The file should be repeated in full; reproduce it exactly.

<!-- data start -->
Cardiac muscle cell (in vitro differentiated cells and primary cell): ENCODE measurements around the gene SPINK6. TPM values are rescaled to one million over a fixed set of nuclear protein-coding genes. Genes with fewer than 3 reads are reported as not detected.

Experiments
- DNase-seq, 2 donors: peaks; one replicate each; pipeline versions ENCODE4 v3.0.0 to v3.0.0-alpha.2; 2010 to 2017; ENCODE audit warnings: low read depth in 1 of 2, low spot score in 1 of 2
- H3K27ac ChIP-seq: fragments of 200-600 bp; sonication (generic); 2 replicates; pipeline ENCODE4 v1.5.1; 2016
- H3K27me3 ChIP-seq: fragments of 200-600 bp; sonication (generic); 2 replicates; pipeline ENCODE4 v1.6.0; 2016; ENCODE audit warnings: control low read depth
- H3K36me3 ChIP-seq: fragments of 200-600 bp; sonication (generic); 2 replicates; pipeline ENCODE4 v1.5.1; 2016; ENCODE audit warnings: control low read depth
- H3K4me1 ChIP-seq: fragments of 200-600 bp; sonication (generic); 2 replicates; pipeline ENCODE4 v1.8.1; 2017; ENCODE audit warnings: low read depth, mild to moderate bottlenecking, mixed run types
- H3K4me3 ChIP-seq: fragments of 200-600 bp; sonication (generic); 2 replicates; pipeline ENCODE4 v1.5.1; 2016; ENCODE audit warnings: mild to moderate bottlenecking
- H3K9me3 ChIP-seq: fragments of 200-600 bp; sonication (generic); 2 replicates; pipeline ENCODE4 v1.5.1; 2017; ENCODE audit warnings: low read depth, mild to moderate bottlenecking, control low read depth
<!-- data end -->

Cardiac muscle cell (in vitro differentiated cells and primary cell): ENCODE measurements around the gene SPINK6. TPM values are rescaled to one million over a fixed set of nuclear protein-coding genes. Genes with fewer than 3 reads are reported as not detected.

Experiments
- DNase-seq, 2 donors: peaks; one replicate each; pipeline versions ENCODE4 v3.0.0 to v3.0.0-alpha.2; 2010 to 2017; ENCODE audit warnings: low read depth in 1 of 2, low spot score in 1 of 2
- H3K27ac ChIP-seq: fragments of 200-600 bp; sonication (generic); 2 replicates; pipeline ENCODE4 v1.5.1; 2016
- H3K27me3 ChIP-seq: fragments of 200-600 bp; sonication (generic); 2 replicates; pipeline ENCODE4 v1.6.0; 2016; ENCODE audit warnings: control low read depth
- H3K36me3 ChIP-seq: fragments of 200-600 bp; sonication (generic); 2 replicates; pipeline ENCODE4 v1.5.1; 2016; ENCODE audit warnings: control low read depth
- H3K4me1 ChIP-seq: fragments of 200-600 bp; sonication (generic); 2 replicates; pipeline ENCODE4 v1.8.1; 2017; ENCODE audit warnings: low read depth, mild to moderate bottlenecking, mixed run types
- H3K4me3 ChIP-seq: fragments of 200-600 bp; sonication (generic); 2 replicates; pipeline ENCODE4 v1.5.1; 2016; ENCODE audit warnings: mild to moderate bottlenecking
- H3K9me3 ChIP-seq: fragments of 200-600 bp; sonication (generic); 2 replicates; pipeline ENCODE4 v1.5.1; 2017; ENCODE audit warnings: low read depth, mild to moderate bottlenecking, control low read depth